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Rwandan tourism scores big after Arsenal deal, despite criticism 

By Théau Monnet
Posted on Friday, 6 September 2019 11:08, updated on Tuesday, 8 October 2019 14:44

The marketing of Rwanda's sponsorship of FC Arsenal © Arsenal FC

English football club, Arsenal have been advertising "Visit Rwanda" on players’ sleeves for the past year. The campaign, which was controversial at its launch, has lifted overall tourism numbers by 8%, according to Rwandan officials. 

Kigali and Arsenal signed a 3-year deal worth £30 million (€34 million) deal in May last year.

And it is working, according to the Rwanda Development Board (RDB): The number of tourists from England alone has climbed by 5% compared to the previous period.

Despite initial criticism over Rwanda’s massive investment in a football club, the deal appears to be bearing fruit.

“Before the partnership was signed, 71% of the millions of Arsenal fans worldwide did not consider Rwanda a tourist destination, at the end of the first year of the partnership, half of them considered Rwanda a destination to visit,” said Belise Kariza, head of RDB’s tourism department.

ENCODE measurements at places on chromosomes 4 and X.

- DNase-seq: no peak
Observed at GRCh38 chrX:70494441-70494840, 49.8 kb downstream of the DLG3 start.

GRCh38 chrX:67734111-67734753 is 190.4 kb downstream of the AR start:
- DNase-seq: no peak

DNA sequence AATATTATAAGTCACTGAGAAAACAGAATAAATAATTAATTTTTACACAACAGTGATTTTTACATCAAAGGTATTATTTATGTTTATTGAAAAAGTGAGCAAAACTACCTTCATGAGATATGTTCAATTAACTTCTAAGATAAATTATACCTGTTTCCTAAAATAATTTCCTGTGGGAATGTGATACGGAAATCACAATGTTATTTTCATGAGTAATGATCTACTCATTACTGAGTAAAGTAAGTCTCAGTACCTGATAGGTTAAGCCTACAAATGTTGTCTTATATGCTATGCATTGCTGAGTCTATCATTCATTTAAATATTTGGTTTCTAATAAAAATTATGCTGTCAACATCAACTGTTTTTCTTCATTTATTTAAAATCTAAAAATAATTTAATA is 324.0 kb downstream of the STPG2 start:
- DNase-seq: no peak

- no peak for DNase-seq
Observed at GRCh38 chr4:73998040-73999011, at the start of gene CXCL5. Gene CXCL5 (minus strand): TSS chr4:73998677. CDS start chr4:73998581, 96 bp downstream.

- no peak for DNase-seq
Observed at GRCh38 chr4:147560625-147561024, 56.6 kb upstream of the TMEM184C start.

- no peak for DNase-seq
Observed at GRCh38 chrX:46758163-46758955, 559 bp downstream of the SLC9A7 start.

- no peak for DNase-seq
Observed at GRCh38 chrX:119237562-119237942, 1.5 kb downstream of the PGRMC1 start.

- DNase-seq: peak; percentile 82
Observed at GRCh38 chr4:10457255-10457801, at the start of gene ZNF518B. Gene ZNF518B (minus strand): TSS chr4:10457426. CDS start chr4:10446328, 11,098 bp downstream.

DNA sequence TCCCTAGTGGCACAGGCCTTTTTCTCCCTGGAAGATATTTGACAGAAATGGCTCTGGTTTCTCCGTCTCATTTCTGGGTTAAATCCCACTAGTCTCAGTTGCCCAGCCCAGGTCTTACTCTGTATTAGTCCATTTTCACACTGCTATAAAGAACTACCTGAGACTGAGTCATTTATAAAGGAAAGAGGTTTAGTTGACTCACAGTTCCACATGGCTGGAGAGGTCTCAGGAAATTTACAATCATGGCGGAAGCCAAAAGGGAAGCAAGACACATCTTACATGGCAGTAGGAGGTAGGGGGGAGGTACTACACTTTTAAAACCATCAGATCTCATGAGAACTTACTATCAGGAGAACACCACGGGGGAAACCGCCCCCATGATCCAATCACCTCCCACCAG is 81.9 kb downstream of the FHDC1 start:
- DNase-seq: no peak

Kariza says the overall value of the partnership, based on TV viewership and social media, is estimated at €36 million euros according to statistics by Nielsen, Blinkfire Analytics and research agency Hall and Partners.

Some social media users have accused Rwanda of ploughing crucial developmental aid into the coffers of an English football club.

According to a tweet from the presidency, President Paul Kagame says “Critics say that this is not how we should invest our money. In a very short time, I want to tell you that we have more or less made what we have spent more or less profitable, and that we expect much more.”

Kagame is also a self-confessed Arsenal fan, as his tweets reveal.

Rwanda is banking heavily on a tourism windfall to develop its economy. In particular, the country is betting on high-end travel (thanks to the mountain gorillas of the Volcanoes National Park) and hosting conferences.

These activities generate nearly €430 million per year, amounting to nearly 5.47% of Rwanda’s GDP (€7.6 billion in 2017, according to the latest IMF figures).

This article first appeared in Jeune Afrique.

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